some people you never meet. you're just around them enough times to accept that you two know each other. alex and I's first time "mutually being" was when I went to take photos of zoe on 9/25/22 at her place for an artist studio series that never took off—it was also the first time I had met ashlynn. alex was sleeping on the couch, there's a photo somewhere of the girls around him half-awake.
there were other moments of being like the "three point turn" group exhibition at lonestar studios that he hosted on 3/4/23 where julie (the band) played a noise set to the crowd of those desiring a new experience of the current crop of fresh talent.
the first time I can actually confidently say I "met" him was during the graduation shoot I did with zoe, . it was originally a 1-on-1 until zoe hit me back about turning the rest of our session into a group situation—we'd do our solos then capture her alongside the rest of the the close-knit crew she came up with in the university. I can't name all of them of course but it included alex himself, selin, ashlynn, et al.
It was cute. Seeing these art kids, young adults really, come together and celebrate each other. it's not like there were any cakes or candles. it was just standing there and looking around, together—knowing you're all there. whatever there was to endure. to overcome. to support one another through. you did it. and now you're there.
it's about community.
the day of our shoot. 3/5/24. alex and I took photos between his home and studio. in his house, on the walls and the shelves—beyond the insane facebook marketplace finds, there was art of and made by friends. a wooden horse by andrew. a piece by ashlynn mounted to the dining room wall. a photographic print of zoe. so much more by so many others he holds deeply in his life. he prides himself on it—how cool it is to be able to say the art in your home are by the friends you have.
afterwards, we hopped in an uber to the studio, the same one he had the group exhibition at. for some reason I brought up people who have backs longer than their legs. the different proportions we all got and how funny it is. I just ramble, I don't know how alex could deal with me for the long trip halfway across town.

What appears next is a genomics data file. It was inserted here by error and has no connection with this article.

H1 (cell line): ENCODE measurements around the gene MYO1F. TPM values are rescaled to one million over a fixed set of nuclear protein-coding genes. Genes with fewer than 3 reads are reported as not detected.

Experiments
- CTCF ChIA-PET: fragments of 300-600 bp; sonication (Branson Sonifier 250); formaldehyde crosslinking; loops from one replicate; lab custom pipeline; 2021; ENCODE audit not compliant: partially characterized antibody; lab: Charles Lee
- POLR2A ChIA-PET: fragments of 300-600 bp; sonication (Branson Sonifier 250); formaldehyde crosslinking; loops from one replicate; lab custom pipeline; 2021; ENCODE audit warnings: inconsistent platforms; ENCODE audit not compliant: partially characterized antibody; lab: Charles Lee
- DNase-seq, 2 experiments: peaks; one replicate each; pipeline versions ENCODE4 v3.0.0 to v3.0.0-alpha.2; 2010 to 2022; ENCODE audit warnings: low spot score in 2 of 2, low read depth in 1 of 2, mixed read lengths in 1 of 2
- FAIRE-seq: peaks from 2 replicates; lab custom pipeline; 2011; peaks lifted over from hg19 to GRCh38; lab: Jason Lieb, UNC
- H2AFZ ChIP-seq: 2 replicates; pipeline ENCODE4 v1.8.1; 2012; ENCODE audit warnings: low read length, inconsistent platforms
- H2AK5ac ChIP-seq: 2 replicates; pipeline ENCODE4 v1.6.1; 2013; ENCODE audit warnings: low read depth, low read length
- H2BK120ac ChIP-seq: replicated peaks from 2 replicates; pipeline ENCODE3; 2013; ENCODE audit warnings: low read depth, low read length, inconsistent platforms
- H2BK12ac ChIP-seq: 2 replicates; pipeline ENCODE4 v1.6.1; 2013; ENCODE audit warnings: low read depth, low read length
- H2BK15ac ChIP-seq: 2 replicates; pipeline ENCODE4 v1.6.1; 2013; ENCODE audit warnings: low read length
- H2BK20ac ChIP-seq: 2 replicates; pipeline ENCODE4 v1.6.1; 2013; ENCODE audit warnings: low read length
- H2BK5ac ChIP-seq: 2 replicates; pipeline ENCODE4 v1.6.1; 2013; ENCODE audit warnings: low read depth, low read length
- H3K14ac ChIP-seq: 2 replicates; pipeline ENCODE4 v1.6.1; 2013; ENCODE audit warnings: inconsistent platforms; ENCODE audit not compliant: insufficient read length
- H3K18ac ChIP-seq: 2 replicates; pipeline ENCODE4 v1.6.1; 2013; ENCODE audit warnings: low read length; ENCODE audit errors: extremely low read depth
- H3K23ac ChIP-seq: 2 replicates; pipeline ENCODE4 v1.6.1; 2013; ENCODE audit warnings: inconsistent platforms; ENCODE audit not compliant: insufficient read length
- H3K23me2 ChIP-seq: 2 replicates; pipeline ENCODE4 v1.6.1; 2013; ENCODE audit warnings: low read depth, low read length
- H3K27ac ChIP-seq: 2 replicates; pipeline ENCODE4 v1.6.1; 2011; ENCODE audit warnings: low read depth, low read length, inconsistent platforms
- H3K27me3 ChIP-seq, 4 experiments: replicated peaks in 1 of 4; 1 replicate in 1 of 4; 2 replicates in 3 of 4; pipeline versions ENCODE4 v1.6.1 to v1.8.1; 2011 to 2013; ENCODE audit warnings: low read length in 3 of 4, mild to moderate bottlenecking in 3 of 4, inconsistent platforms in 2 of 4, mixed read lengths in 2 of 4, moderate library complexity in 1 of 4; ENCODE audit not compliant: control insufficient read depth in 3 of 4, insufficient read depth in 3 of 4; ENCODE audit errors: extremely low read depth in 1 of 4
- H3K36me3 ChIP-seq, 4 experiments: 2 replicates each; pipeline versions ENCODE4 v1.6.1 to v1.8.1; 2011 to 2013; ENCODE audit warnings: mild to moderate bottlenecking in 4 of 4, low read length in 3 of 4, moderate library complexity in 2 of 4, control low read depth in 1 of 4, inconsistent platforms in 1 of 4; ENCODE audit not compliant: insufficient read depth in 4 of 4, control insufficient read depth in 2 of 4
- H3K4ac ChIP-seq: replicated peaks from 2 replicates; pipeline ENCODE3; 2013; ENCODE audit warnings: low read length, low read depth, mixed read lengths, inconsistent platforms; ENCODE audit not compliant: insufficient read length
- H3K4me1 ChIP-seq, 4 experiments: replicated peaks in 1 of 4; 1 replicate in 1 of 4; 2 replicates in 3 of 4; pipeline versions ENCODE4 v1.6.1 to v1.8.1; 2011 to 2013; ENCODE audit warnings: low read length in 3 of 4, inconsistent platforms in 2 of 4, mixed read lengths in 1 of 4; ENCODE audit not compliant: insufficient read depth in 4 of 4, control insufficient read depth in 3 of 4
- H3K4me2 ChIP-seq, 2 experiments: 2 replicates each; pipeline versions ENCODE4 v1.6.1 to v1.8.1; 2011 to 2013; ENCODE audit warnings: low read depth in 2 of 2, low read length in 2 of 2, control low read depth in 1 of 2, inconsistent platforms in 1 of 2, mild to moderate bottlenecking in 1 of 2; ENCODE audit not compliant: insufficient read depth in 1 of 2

I got see the works in progress for an exhibition on 3/20/24. you can't get the scope of what it takes to make shit until you witness it up close. the size of canvases, or the meticulous  process involved in executing the vision. just walking into his studio, what I thought was a wall is actually a giant block of styrofoam for whatever future piece alex intends on using it for. I'm not going to get into describing his pieces, it's something you have to see yourself. 
little toyko isn't far from the arts district where he creates at. we wrapped the shoot and took a stroll towards there. talking about that thing we all look for as artists, alex being closer to making it reality than most of us, a place where you could just exist and freely do shit. giving people the opportunity to experiment or pursue the things you wouldn't be able to dive into if you're constantly playing to an audience. just a little factory of friends, creative peers in a space to not worry about the external influencing factors of cash, clout, and cunts.
everything is paraphrasing though. I won't get the point across so tactfully. you get the gist though.
we sat down at the table outside this japanese market. alex had a sudden reunion with a friend he hadn't seen in years. we talked "poor things" and tourist spaces. we said goodbye. I'll see him soon though, and potentially after that, and potentially after that, and potentially after that in a room full of people living the dream he hopes to realize.

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